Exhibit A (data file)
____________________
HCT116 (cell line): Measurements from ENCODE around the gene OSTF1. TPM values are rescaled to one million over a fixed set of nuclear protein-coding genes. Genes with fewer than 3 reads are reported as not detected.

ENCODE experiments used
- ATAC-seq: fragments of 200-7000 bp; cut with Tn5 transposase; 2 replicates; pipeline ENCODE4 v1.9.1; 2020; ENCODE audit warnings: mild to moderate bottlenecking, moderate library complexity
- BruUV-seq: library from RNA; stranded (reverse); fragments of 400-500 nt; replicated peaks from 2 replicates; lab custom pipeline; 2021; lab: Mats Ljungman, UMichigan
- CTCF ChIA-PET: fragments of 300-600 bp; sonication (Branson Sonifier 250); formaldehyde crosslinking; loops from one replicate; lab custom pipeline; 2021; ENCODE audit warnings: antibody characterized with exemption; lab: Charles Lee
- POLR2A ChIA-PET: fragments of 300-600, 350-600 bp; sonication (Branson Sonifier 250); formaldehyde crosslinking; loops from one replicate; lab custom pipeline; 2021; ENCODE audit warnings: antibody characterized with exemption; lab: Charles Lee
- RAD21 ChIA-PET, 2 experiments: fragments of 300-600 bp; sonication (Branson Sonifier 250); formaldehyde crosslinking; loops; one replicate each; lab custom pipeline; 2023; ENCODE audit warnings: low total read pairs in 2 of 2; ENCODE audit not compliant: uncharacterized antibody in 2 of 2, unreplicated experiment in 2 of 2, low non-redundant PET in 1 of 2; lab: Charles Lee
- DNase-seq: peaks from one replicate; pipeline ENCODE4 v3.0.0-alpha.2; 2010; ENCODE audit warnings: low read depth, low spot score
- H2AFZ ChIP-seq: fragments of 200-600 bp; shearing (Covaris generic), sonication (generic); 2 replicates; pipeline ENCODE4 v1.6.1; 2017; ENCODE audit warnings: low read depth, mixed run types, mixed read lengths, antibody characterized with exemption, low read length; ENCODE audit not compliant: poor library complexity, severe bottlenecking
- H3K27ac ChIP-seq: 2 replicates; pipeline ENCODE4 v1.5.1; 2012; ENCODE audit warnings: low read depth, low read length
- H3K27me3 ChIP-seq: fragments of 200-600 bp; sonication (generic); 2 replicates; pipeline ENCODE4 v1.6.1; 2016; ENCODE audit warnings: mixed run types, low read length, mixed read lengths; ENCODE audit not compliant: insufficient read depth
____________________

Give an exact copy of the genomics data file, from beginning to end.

HCT116 (cell line): Measurements from ENCODE around the gene OSTF1. TPM values are rescaled to one million over a fixed set of nuclear protein-coding genes. Genes with fewer than 3 reads are reported as not detected.

ENCODE experiments used
- ATAC-seq: fragments of 200-7000 bp; cut with Tn5 transposase; 2 replicates; pipeline ENCODE4 v1.9.1; 2020; ENCODE audit warnings: mild to moderate bottlenecking, moderate library complexity
- BruUV-seq: library from RNA; stranded (reverse); fragments of 400-500 nt; replicated peaks from 2 replicates; lab custom pipeline; 2021; lab: Mats Ljungman, UMichigan
- CTCF ChIA-PET: fragments of 300-600 bp; sonication (Branson Sonifier 250); formaldehyde crosslinking; loops from one replicate; lab custom pipeline; 2021; ENCODE audit warnings: antibody characterized with exemption; lab: Charles Lee
- POLR2A ChIA-PET: fragments of 300-600, 350-600 bp; sonication (Branson Sonifier 250); formaldehyde crosslinking; loops from one replicate; lab custom pipeline; 2021; ENCODE audit warnings: antibody characterized with exemption; lab: Charles Lee
- RAD21 ChIA-PET, 2 experiments: fragments of 300-600 bp; sonication (Branson Sonifier 250); formaldehyde crosslinking; loops; one replicate each; lab custom pipeline; 2023; ENCODE audit warnings: low total read pairs in 2 of 2; ENCODE audit not compliant: uncharacterized antibody in 2 of 2, unreplicated experiment in 2 of 2, low non-redundant PET in 1 of 2; lab: Charles Lee
- DNase-seq: peaks from one replicate; pipeline ENCODE4 v3.0.0-alpha.2; 2010; ENCODE audit warnings: low read depth, low spot score
- H2AFZ ChIP-seq: fragments of 200-600 bp; shearing (Covaris generic), sonication (generic); 2 replicates; pipeline ENCODE4 v1.6.1; 2017; ENCODE audit warnings: low read depth, mixed run types, mixed read lengths, antibody characterized with exemption, low read length; ENCODE audit not compliant: poor library complexity, severe bottlenecking
- H3K27ac ChIP-seq: 2 replicates; pipeline ENCODE4 v1.5.1; 2012; ENCODE audit warnings: low read depth, low read length
- H3K27me3 ChIP-seq: fragments of 200-600 bp; sonication (generic); 2 replicates; pipeline ENCODE4 v1.6.1; 2016; ENCODE audit warnings: mixed run types, low read length, mixed read lengths; ENCODE audit not compliant: insufficient read depth